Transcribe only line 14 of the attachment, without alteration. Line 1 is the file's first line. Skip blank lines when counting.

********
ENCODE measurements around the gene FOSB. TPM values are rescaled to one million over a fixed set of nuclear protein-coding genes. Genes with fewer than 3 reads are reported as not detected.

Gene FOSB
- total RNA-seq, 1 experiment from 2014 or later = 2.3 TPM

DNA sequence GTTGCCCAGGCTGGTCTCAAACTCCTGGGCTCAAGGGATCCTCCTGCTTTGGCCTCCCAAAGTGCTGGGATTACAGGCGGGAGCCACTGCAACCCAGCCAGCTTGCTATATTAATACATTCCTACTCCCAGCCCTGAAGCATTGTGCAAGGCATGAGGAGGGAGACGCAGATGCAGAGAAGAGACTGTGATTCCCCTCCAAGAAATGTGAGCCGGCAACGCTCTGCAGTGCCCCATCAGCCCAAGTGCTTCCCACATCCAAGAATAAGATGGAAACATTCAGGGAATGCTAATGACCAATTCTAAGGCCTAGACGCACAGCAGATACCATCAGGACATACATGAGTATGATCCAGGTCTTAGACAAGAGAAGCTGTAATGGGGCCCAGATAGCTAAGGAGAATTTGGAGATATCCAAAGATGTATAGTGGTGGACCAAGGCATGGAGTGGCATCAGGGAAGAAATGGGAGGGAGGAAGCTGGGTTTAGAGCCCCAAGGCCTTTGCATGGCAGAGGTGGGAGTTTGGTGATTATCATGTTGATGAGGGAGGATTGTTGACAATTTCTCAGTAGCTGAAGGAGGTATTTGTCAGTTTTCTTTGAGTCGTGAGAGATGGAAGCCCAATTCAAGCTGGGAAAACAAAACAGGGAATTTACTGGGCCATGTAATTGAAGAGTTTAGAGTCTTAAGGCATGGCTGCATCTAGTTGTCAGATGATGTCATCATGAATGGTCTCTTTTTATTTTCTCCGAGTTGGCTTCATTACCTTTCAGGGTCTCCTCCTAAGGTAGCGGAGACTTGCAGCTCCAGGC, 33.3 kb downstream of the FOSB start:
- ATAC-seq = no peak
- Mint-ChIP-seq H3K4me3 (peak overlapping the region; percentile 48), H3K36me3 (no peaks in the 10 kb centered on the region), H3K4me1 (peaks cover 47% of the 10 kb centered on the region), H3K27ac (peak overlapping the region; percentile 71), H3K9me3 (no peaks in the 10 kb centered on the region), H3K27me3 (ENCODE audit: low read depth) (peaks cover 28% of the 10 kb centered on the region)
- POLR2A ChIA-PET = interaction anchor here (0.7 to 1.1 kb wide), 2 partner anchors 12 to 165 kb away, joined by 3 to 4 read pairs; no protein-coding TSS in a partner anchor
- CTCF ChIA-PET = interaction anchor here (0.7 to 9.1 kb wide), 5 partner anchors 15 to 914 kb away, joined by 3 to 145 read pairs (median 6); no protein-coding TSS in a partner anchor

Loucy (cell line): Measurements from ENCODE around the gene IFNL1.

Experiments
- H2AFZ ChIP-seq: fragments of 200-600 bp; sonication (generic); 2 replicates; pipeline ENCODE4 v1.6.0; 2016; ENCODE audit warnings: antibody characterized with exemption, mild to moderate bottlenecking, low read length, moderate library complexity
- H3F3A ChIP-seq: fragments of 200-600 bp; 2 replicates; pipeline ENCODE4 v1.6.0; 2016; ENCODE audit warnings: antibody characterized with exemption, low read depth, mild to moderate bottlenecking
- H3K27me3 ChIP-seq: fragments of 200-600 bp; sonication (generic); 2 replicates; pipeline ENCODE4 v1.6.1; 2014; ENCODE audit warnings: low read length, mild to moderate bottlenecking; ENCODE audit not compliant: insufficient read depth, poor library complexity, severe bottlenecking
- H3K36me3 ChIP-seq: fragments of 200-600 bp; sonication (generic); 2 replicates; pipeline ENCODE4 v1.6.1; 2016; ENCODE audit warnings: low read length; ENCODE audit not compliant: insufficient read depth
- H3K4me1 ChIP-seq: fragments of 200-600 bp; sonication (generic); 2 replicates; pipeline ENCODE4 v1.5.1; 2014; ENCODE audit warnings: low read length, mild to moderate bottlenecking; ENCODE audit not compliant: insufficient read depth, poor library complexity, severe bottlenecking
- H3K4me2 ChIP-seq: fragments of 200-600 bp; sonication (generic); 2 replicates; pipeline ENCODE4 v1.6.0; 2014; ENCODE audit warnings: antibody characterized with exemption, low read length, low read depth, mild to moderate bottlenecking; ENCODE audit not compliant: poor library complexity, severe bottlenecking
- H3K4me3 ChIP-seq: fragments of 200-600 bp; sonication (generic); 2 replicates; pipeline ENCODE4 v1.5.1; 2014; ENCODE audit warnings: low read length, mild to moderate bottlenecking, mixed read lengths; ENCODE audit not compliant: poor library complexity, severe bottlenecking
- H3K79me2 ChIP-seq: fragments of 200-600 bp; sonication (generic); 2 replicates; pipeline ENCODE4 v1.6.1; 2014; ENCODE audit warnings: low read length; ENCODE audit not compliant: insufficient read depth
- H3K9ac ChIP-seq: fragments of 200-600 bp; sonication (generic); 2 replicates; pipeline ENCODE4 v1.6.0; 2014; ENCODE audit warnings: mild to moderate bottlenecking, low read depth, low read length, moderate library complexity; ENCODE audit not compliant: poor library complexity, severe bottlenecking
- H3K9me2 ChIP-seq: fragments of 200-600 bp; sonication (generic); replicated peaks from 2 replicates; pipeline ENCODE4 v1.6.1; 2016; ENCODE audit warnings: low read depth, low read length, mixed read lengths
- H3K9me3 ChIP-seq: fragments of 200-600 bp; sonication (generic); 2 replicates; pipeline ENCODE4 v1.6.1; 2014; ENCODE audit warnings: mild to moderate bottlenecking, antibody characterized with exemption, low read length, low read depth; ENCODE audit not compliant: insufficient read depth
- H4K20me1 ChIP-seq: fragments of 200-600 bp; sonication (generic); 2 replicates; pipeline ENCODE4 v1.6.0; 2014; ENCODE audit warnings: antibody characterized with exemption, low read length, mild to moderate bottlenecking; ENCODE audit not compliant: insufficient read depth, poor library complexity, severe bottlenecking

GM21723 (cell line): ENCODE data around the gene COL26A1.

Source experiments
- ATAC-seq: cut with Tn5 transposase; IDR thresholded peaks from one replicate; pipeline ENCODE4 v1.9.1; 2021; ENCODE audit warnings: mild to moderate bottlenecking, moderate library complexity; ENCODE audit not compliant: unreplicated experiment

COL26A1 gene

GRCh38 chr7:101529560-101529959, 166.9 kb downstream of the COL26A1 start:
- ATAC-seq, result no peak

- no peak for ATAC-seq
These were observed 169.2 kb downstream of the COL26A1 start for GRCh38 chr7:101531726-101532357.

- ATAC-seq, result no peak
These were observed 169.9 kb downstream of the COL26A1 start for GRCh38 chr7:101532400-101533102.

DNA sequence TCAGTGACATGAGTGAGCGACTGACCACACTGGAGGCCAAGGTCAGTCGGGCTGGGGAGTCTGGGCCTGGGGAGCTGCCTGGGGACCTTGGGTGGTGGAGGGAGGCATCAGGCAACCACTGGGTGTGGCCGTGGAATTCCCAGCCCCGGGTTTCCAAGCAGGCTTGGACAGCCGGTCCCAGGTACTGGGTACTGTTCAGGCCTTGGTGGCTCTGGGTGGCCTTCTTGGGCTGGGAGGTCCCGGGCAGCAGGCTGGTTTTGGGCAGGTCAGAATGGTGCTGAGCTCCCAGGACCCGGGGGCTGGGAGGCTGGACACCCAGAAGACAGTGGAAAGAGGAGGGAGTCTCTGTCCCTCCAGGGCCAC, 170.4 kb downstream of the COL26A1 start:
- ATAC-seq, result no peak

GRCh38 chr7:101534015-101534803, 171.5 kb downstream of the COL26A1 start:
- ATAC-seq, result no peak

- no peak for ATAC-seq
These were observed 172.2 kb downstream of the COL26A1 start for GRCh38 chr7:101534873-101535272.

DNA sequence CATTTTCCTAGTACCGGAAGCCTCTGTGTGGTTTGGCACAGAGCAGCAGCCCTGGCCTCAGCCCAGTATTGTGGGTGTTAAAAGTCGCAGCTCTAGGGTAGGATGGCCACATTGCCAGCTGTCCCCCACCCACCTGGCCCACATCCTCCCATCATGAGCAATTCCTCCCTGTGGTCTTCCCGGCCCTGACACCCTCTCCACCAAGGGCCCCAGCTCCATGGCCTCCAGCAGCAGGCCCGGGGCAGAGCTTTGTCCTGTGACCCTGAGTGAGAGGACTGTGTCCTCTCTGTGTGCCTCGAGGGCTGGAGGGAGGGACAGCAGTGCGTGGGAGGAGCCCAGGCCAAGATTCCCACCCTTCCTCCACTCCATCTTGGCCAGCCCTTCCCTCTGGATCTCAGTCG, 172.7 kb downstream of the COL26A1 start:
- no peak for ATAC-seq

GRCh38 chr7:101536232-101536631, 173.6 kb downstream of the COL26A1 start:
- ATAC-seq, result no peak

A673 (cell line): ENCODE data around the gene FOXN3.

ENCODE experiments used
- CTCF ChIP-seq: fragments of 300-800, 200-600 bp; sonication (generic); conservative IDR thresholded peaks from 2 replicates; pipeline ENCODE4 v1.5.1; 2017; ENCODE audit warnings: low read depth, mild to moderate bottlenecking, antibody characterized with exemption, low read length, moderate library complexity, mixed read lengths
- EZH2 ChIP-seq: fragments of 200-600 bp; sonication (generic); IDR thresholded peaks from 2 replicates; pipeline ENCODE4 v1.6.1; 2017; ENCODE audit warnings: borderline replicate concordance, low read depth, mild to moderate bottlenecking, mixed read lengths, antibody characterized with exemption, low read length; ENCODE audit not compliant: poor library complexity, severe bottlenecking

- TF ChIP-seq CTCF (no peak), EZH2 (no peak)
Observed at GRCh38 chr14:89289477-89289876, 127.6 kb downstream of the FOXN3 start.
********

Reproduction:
- H3K36me3 ChIP-seq: fragments of 200-600 bp; sonication (generic); 2 replicates; pipeline ENCODE4 v1.6.1; 2016; ENCODE audit warnings: low read length; ENCODE audit not compliant: insufficient read depth